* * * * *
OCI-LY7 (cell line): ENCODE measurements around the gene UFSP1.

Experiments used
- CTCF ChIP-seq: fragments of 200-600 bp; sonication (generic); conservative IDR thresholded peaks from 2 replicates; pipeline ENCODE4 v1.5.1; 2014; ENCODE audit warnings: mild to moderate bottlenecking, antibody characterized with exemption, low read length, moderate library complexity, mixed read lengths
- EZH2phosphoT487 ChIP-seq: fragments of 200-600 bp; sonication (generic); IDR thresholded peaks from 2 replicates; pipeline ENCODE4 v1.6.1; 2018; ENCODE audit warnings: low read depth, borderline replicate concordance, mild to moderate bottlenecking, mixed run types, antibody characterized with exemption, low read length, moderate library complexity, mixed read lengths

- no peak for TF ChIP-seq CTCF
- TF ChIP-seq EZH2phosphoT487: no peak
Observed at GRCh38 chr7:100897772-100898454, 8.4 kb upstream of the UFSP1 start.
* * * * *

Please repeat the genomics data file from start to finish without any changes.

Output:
OCI-LY7 (cell line): ENCODE measurements around the gene UFSP1.

Experiments used
- CTCF ChIP-seq: fragments of 200-600 bp; sonication (generic); conservative IDR thresholded peaks from 2 replicates; pipeline ENCODE4 v1.5.1; 2014; ENCODE audit warnings: mild to moderate bottlenecking, antibody characterized with exemption, low read length, moderate library complexity, mixed read lengths
- EZH2phosphoT487 ChIP-seq: fragments of 200-600 bp; sonication (generic); IDR thresholded peaks from 2 replicates; pipeline ENCODE4 v1.6.1; 2018; ENCODE audit warnings: low read depth, borderline replicate concordance, mild to moderate bottlenecking, mixed run types, antibody characterized with exemption, low read length, moderate library complexity, mixed read lengths

- no peak for TF ChIP-seq CTCF
- TF ChIP-seq EZH2phosphoT487: no peak
Observed at GRCh38 chr7:100897772-100898454, 8.4 kb upstream of the UFSP1 start.